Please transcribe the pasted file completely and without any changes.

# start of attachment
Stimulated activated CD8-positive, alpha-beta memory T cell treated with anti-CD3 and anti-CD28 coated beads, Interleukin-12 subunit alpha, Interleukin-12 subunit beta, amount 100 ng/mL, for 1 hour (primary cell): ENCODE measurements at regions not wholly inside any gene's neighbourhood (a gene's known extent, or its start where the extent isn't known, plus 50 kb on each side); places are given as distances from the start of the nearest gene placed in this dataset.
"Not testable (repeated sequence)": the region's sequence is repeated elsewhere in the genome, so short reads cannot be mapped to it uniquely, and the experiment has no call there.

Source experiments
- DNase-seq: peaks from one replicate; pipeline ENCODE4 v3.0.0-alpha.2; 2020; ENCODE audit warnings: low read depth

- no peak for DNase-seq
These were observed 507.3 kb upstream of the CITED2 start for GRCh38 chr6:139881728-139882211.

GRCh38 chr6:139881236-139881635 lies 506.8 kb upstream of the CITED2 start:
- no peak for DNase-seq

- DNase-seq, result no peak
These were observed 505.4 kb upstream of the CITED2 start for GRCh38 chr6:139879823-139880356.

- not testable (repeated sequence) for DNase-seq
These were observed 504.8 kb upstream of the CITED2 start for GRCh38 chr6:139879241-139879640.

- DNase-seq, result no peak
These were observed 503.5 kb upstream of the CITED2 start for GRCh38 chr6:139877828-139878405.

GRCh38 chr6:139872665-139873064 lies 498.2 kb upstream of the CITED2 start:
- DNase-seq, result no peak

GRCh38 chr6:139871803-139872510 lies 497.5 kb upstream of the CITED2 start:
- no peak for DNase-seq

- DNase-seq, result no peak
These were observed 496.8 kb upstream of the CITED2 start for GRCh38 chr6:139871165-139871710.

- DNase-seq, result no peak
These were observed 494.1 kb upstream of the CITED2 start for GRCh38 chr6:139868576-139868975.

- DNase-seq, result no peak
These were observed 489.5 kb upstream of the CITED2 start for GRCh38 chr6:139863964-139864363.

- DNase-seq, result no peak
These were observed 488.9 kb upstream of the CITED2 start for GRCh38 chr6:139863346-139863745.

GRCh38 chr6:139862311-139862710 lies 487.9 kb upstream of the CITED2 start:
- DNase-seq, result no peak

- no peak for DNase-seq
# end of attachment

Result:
Stimulated activated CD8-positive, alpha-beta memory T cell treated with anti-CD3 and anti-CD28 coated beads, Interleukin-12 subunit alpha, Interleukin-12 subunit beta, amount 100 ng/mL, for 1 hour (primary cell): ENCODE measurements at regions not wholly inside any gene's neighbourhood (a gene's known extent, or its start where the extent isn't known, plus 50 kb on each side); places are given as distances from the start of the nearest gene placed in this dataset.
"Not testable (repeated sequence)": the region's sequence is repeated elsewhere in the genome, so short reads cannot be mapped to it uniquely, and the experiment has no call there.

Source experiments
- DNase-seq: peaks from one replicate; pipeline ENCODE4 v3.0.0-alpha.2; 2020; ENCODE audit warnings: low read depth

- no peak for DNase-seq
These were observed 507.3 kb upstream of the CITED2 start for GRCh38 chr6:139881728-139882211.

GRCh38 chr6:139881236-139881635 lies 506.8 kb upstream of the CITED2 start:
- no peak for DNase-seq

- DNase-seq, result no peak
These were observed 505.4 kb upstream of the CITED2 start for GRCh38 chr6:139879823-139880356.

- not testable (repeated sequence) for DNase-seq
These were observed 504.8 kb upstream of the CITED2 start for GRCh38 chr6:139879241-139879640.

- DNase-seq, result no peak
These were observed 503.5 kb upstream of the CITED2 start for GRCh38 chr6:139877828-139878405.

GRCh38 chr6:139872665-139873064 lies 498.2 kb upstream of the CITED2 start:
- DNase-seq, result no peak

GRCh38 chr6:139871803-139872510 lies 497.5 kb upstream of the CITED2 start:
- no peak for DNase-seq

- DNase-seq, result no peak
These were observed 496.8 kb upstream of the CITED2 start for GRCh38 chr6:139871165-139871710.

- DNase-seq, result no peak
These were observed 494.1 kb upstream of the CITED2 start for GRCh38 chr6:139868576-139868975.

- DNase-seq, result no peak
These were observed 489.5 kb upstream of the CITED2 start for GRCh38 chr6:139863964-139864363.

- DNase-seq, result no peak
These were observed 488.9 kb upstream of the CITED2 start for GRCh38 chr6:139863346-139863745.

GRCh38 chr6:139862311-139862710 lies 487.9 kb upstream of the CITED2 start:
- DNase-seq, result no peak

- no peak for DNase-seq